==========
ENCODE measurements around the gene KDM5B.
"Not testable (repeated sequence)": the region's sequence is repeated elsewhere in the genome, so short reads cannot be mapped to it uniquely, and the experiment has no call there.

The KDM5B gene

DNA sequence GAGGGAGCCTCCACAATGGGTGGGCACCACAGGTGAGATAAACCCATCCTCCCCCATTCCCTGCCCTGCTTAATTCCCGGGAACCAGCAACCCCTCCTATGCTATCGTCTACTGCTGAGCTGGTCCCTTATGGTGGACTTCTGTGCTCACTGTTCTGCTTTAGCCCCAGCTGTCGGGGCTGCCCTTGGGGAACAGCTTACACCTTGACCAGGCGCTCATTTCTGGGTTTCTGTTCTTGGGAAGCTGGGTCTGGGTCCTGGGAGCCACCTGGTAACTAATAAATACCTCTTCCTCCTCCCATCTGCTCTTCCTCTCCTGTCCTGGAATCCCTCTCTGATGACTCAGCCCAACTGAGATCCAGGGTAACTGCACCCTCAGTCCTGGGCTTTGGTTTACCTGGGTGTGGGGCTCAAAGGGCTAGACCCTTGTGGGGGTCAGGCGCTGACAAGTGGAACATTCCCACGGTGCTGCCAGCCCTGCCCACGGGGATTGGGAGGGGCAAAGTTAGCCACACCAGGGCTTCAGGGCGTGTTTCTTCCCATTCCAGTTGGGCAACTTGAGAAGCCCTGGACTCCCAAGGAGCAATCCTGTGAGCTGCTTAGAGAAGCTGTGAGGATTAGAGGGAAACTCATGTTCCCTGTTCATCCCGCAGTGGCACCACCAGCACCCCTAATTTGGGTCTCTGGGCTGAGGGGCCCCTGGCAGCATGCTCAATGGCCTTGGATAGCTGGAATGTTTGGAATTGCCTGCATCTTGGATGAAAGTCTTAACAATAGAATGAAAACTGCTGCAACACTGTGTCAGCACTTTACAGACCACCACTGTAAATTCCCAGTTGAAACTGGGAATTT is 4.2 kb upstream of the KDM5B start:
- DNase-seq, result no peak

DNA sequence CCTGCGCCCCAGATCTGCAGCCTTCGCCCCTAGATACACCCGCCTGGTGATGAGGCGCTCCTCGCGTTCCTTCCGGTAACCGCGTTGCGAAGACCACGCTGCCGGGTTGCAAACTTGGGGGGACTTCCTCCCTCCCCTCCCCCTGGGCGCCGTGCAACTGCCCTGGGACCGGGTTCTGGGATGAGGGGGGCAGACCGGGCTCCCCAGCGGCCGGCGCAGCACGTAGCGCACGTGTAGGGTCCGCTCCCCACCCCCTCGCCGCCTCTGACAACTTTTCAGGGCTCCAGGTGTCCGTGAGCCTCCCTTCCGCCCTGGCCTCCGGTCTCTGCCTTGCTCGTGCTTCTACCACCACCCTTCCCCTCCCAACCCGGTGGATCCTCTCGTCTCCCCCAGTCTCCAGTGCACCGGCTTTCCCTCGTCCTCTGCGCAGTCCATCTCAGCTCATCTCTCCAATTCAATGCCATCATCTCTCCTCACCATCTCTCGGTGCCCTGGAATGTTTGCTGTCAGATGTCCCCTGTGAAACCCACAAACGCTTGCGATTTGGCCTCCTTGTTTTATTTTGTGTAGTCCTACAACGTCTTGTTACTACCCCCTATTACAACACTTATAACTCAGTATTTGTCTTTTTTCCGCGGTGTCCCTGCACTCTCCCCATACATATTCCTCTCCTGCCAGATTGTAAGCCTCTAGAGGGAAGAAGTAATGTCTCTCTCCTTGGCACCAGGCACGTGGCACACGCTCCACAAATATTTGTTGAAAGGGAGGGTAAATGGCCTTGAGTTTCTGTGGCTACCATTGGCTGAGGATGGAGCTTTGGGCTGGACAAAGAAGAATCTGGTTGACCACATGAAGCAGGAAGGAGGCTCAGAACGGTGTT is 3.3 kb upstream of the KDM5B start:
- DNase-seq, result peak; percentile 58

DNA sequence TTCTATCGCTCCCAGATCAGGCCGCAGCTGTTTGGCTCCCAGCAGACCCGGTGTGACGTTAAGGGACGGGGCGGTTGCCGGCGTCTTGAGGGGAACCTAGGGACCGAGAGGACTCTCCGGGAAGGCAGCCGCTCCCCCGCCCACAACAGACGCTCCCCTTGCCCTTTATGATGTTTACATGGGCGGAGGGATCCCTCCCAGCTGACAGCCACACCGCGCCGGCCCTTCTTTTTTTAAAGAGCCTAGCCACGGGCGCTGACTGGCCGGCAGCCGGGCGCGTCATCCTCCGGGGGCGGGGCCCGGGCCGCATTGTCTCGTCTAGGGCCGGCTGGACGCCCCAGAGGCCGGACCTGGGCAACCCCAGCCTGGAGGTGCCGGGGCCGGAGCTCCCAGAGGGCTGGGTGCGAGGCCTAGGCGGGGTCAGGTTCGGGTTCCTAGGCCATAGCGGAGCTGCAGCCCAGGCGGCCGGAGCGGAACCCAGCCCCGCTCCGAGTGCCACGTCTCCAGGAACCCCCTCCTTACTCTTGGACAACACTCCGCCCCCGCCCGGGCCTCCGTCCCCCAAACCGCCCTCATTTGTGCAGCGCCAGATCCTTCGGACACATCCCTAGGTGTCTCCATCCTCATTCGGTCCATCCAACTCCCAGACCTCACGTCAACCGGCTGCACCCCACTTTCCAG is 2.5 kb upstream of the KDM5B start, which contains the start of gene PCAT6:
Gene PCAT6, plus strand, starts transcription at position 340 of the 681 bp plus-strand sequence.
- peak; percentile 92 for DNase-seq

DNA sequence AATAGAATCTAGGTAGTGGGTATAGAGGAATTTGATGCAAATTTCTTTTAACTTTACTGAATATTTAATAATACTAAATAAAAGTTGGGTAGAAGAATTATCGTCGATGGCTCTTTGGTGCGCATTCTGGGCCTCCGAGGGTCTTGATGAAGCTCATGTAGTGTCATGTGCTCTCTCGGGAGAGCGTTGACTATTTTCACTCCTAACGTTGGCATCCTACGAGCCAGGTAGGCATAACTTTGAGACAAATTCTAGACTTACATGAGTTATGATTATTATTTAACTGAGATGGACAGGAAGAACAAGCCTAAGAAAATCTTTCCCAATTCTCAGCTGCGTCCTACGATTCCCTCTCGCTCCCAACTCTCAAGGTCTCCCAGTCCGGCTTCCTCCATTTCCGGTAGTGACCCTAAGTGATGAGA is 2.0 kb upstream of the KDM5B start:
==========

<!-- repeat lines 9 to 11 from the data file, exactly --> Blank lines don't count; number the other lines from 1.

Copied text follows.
Gene PCAT6, plus strand, starts transcription at position 340 of the 681 bp plus-strand sequence.
- peak; percentile 92 for DNase-seq

DNA sequence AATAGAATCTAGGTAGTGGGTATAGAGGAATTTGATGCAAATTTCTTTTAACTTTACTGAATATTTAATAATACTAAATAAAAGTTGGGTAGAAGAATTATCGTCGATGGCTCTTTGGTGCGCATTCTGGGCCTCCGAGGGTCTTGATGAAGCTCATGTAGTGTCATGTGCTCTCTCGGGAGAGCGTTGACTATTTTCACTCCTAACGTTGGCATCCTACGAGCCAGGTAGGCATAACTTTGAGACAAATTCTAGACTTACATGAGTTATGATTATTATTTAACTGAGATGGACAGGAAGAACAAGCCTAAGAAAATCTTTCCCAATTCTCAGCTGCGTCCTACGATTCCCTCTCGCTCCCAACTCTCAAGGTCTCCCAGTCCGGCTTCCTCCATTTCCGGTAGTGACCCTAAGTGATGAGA is 2.0 kb upstream of the KDM5B start: